The oil and gas of the South China Sea are calculated to be 11 billion barrels of oil with 190 trillion cubic feet of gas reserves respectively. Exploration could only be carried out with cooperation and give-and-take gestures!
Chapter 6 deals with the Conduct of Parties in the South China Sea signed by Beijing and ASEAN member states on 2 November 2002. With hope from all signing members to resolve their disputes peacefully and work cooperatively.
The usefulness and success of the ASEAN in handling and evolving a domestic regional mechanism for themselves is a copy for all to emulate.
The Treaty of 1976, commonly called the ASEAN’s Treaty of Amity and Cooperation in Southeast Asia (TAC), is pined out for the creation of these friendly norms in the region.
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Though following more rules for mutual respect and coexistence than identity politics of being of the same race and region, this ASEAN way of teamwork and problem-resolving is more acceptable than other way-outs.
The book’s 7th chapter focuses on the Spratly Archipelago who’s five claimants, China, Vietnam, the Philippines, Malaysia, and Brunei, have rued tense relations among themselves leading to the Mischief incident of 1995 where Beijing intruded into the Philippines Mischief coral reef island and created its fortifications on it. But in recent years there has been less tendency to consider this Spratly Archipelago as a flashpoint due to the involvement of claimants, their friendly diplomatic gestures, and forbearance to avoid any active hostility for regional security and peace.
China being the most dominant and strong country in the region has some dilemmas for itself. It claims nearly on almost all South China Sea. The Beijing claimed 9-dash line demarcates nearly 80 per cent of all South China Sea to itself. Any slight move, whether diplomatic or military, may make all others uneasy in the region. This is the focus of the 8th chapter of this book.
The 10th chapter traces the historical background of the cooperation in the region and the South China Sea. The turning point came when China and the USA established diplomatic ties with each other. China was now moving slightly its iron curtain to the outside world.
The breakthrough came with Deng Xiaoping when he embarked on a new journey of modernization of China by adapting the foreign policy of the country to (1) ideological modification from the communist era. (2) Economic and industrial development of China in all spheres. (3) Developing friendly relations with all countries and resolving disputes peacefully with neighboring ones for political and economic leverage for China.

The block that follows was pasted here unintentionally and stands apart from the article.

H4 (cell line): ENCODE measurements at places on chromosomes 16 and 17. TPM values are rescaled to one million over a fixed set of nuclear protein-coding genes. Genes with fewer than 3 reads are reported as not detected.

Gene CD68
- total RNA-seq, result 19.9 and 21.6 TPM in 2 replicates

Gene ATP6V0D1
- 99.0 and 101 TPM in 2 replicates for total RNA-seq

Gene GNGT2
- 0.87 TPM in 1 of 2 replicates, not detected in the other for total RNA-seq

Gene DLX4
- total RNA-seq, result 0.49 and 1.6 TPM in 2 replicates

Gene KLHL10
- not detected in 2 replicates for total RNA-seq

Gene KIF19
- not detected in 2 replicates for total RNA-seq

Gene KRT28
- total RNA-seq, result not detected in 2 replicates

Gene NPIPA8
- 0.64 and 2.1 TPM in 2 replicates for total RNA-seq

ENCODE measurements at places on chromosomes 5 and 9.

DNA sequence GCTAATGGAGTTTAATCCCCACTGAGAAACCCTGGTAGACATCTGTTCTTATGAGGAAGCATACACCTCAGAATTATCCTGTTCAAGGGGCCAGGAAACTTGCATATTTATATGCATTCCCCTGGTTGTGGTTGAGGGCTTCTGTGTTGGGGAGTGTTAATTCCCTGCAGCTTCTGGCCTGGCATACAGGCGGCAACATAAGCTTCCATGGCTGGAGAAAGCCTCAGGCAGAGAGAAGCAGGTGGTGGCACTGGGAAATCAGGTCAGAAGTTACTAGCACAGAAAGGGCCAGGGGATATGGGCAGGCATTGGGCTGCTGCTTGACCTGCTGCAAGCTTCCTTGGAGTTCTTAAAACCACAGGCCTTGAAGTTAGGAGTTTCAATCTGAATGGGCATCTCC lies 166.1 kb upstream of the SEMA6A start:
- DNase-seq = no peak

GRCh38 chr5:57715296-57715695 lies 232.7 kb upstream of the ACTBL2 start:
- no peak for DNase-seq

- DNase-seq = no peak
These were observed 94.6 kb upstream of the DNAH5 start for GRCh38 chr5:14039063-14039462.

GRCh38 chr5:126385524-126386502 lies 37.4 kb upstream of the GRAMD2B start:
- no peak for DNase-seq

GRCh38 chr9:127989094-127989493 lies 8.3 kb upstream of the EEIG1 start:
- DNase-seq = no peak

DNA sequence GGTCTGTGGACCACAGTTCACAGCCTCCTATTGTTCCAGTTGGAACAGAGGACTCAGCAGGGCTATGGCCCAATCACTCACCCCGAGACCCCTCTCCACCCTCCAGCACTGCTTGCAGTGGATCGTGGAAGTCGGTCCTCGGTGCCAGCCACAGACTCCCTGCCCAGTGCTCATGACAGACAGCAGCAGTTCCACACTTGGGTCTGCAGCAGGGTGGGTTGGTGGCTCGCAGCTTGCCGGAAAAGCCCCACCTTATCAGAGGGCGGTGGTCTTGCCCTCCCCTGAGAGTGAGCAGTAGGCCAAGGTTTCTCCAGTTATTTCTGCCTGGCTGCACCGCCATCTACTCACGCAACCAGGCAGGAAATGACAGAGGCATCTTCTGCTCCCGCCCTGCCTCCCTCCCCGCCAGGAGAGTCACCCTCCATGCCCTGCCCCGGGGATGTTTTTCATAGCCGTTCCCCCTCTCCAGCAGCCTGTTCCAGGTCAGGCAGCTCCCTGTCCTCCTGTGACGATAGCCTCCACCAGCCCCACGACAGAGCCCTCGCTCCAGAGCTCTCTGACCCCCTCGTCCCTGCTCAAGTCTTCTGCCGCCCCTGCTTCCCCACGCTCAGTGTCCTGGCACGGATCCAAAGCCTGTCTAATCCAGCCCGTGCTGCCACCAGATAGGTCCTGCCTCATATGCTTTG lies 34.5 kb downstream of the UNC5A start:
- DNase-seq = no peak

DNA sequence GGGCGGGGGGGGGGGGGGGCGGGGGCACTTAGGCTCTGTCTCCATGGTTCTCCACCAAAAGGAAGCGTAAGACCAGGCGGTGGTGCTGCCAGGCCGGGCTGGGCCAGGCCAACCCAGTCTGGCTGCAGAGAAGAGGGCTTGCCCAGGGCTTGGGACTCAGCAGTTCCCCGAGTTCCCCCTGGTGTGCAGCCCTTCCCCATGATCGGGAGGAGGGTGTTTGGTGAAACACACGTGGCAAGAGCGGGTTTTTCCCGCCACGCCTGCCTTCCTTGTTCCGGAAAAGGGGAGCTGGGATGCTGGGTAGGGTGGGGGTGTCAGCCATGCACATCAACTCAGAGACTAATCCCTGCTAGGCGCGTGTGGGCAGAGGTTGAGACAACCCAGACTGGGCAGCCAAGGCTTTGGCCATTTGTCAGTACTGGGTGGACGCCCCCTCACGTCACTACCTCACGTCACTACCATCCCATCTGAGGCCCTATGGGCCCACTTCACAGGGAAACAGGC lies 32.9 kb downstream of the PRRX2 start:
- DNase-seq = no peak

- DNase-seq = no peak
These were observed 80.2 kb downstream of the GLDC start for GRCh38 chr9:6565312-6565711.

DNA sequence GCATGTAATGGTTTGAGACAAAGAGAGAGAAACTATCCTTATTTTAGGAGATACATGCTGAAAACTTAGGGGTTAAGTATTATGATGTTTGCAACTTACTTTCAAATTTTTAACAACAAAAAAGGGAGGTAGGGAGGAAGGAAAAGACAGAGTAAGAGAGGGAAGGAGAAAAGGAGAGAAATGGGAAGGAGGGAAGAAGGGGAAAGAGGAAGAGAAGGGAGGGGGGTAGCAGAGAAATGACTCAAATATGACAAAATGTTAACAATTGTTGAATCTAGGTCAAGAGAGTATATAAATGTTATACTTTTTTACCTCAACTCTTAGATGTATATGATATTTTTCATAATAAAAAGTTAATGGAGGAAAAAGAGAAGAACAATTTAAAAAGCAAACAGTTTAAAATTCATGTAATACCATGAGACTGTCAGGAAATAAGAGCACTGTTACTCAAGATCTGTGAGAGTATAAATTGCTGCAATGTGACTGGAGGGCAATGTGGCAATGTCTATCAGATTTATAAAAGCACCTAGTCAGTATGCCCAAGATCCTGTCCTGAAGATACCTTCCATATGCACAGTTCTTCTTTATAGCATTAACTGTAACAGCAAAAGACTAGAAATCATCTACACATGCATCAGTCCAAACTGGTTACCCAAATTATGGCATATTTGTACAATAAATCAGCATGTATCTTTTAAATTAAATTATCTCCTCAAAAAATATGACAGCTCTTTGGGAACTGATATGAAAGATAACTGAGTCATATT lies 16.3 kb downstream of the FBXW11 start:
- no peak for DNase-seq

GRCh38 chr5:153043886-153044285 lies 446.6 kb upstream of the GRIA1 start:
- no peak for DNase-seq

The 11th chapter hopes that despite so much progress and achievements, it has yet to travel a long distance for itself.
The 12th chapter elaborates on the importance of Track Two diplomacy in the South China Sea region in evolving a mechanism for the peace and stability of the region since 1989.
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The 13th chapter hinges on the Declaration of the Conduct of Parties signed in the Cambodian capital Phnom Penh in 2002 between China and other ASEAN countries to avoid any armed conflict and to resolve the disputes among the disputants.
The region saw nearly armed-like engagements in 1974, 1988 and in 1995 respectively. Any tension and instability in the sea may affect this international sea route hurting the world economy and fuel supply overall which passes through the Strait of Malacca, an important sea route in the region.
The limitations of the UN Convention on the Law of Sea (UNCLOS), its shortcomings in the applicability in the South China Sea and how it could be applied along with the 2002 Declaration on the Conduct of Parties in the South China Sea are delved in this 14th chapter. How to develop, adopt, and modify if needed, the existing legal regimes, and rules, for the peace and cooperation of the region.
The 272 pages are the best editorial selection by the editors to give a well and deep understanding of regional security and politics.
Murtaza Kaleem an educator, freelance writer, movie-watcher, melodious music listener and an avid reader about International Relations and World Politics with a decade long experience of education and teaching to students of different sociological and economic backgrounds. My social links are;